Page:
Prisons

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Prisons

  1. 1. A school of crime?
  2. 2. Introduction to prisons• In early years Britain had little need, if any, for prisons. The normal sentence for those found guilty was death while those found innocent were simply set free. Dungeons were certainly used as prisons for ordinary soldiers in the middle ages.• As an alternative to death and execution in 1615, Thomas Mores Utopia suggested a proposal for imprisonment as punishment. The suggestion was that thieves be locked away and reduced in status as slaves for a number of years, but as state prisons at the time did not exist there was no place to send them.The prison population grew by seventy per cent to 77,000 between 1993and 2005.
  3. 3. The New Prison• The new prison was founded with £2000 paid by Bishop Barrington Shute of Durham who wanted to be rid of the existing gaol which he felt was a traffic hazard.• In 1808 Sir George Wood had commented on the poor state of the House of Correction and County Gaol and so moves were made to build a new prison to replace these.• The new prison had 600 cells and was able to replace both the old House of Correction and the County Gaol.• Some prisoners have claimed that the new prison is haunted - saying they have seen something in a cell where one inmate was allegedly stabbed to death by another.The new prison needed new rules which reflected the changes in attitude to punishmentand criminals. After 1819 male and female prisoners were kept apart, as were debtorsand felons. Rules forbade drinking, bad language, disobedience, quarrelling andindecency. All prisoners were to be put to work with some being paid for their work whenthey were discharged. The prisoners were classified and separated according to thecrimes they had committed and work was expected to help in reforming the characterof these people. Short term offenders had to take away rubbish, level ground, extendgardens whilst longer term prisoners had to pick oakum, work in the workshops etc.Considerable efforts were made to find suitable work for every prisoner but bad weathersometimes made this difficult.
  4. 4. Punishments in prisonThe prison operated a series of punishments for variousmisdemeanours. This included fettering in irons, flogging, birching, thetreadmill and close confinement. The treadmill was introduced as apunishment when a prisoner had severely broken the prison rules.They were expected to turn the treadmill by walking on it. Each turnwas counted and 500 turns was considered a good days effort.However, as the prisoner became accustomed to the treadmill itbecame easier for the prisoner to turn so a special screw wasintroduced which the prison turnkeys could use to adjust the pressureand make it more difficult to turn. This is why prison officers are stillknown to this day as screws.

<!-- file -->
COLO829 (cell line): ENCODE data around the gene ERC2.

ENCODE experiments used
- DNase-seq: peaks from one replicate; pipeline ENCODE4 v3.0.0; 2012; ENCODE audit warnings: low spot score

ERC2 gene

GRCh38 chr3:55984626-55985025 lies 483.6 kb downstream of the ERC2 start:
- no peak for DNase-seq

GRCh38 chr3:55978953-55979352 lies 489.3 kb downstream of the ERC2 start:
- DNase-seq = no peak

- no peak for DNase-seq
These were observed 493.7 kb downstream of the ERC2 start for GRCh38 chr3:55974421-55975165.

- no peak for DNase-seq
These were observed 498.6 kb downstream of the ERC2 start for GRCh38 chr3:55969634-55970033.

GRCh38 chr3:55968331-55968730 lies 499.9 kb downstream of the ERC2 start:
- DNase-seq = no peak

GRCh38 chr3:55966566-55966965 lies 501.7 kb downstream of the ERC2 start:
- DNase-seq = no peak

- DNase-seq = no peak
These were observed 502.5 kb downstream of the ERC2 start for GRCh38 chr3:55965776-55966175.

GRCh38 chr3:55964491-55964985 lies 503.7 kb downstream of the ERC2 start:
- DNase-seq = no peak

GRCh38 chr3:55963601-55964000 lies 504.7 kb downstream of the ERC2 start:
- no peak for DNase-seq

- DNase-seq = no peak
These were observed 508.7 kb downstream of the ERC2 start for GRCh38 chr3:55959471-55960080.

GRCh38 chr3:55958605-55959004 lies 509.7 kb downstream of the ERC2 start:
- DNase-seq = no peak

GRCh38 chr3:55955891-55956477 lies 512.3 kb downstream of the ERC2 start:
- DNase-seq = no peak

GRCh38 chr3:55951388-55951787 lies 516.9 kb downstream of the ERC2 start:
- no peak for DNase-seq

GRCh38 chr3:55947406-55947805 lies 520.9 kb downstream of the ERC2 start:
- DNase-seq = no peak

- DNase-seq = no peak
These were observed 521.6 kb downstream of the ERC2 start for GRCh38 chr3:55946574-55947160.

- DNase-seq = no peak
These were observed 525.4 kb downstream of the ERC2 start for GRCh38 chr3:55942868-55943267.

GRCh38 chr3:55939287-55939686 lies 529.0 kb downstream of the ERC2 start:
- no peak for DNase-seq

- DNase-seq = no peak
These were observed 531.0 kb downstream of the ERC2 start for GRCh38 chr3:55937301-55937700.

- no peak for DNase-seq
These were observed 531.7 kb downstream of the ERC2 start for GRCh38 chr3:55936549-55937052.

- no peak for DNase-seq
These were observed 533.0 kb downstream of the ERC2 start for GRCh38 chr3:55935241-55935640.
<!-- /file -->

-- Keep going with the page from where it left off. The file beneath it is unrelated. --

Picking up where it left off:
5. 5. Newgate Prisons• Back in the 1800’s crime was treated more harshly and most people were accused and just thrown in cells. There was a variety of types of cells, ranging from the pits to normal cells, there was also inequality between men and women, as women cells had beds in them (even though there were about 6 woman allocated to one cell) and were just better than what the males got. If the males wanted to be transferred to a better cell they would have to pay, however the cell they would have gotten would have been packed it 12 other people who slept and did their business. This wouldn’t have been much better as there was a much higher rate of illness. The people that didn’t pay were automatically thrown into the pits. Once the prisoners were convicted of a crime, most were sentenced to death, in specific the gallows, on the way to gallows the carriage taking the prisoner would stop and every pub and the landlord would give them a free pint, this is so that the prisoner would be totally drunk before he was killed and so that he wouldn’t notice. However at the last pub, the prisoner was taken through an underground passage to the gallows to avoid the public.
  6. 6. Types of cells.The pits. This is one of the worst cells to be put in, there was no light, itwas underground and as many people couldn’t afford to be put in bettercells this cell would be more likely to be packed with more people.Woman cells. These cells had beds and a chamber pot. Outside this cellwas a small room where they could roam about during the day time, andusually there would be 6 women allocated to one room.Another type of cell would have been a dark room with a bench, peoplewould have been shackled up and left in there until there time with thejury would have come.In one certain prison, all the cells went underground and at the lowestlevel there was a chapel where the prisoners could have there last prayer.
  7. 7. This type of cell would have had one person allocated to one of the slots. They would have to stay there during the day. And the conditions would have been really bad.This is the last pub the criminal wouldhave seen before the gallows. The pictureabove is also inside this building.This would have been the last pub fromNewgate Prison. The chapel is on the lowest level of the prisons and would have been the last place for the criminals to pray.
  8. 8. These are pictures of recent/today’s prisons. As you can see, there have beenvarious changes. The major change would be the living conditions; now, thecriminals would be living in a clean environment and would have extrafacilities such as a TV for entertainment and more comfortable beds. In the oldcells, they would have to sleep on the floor or beds with no mattresses or intheir own excrete.

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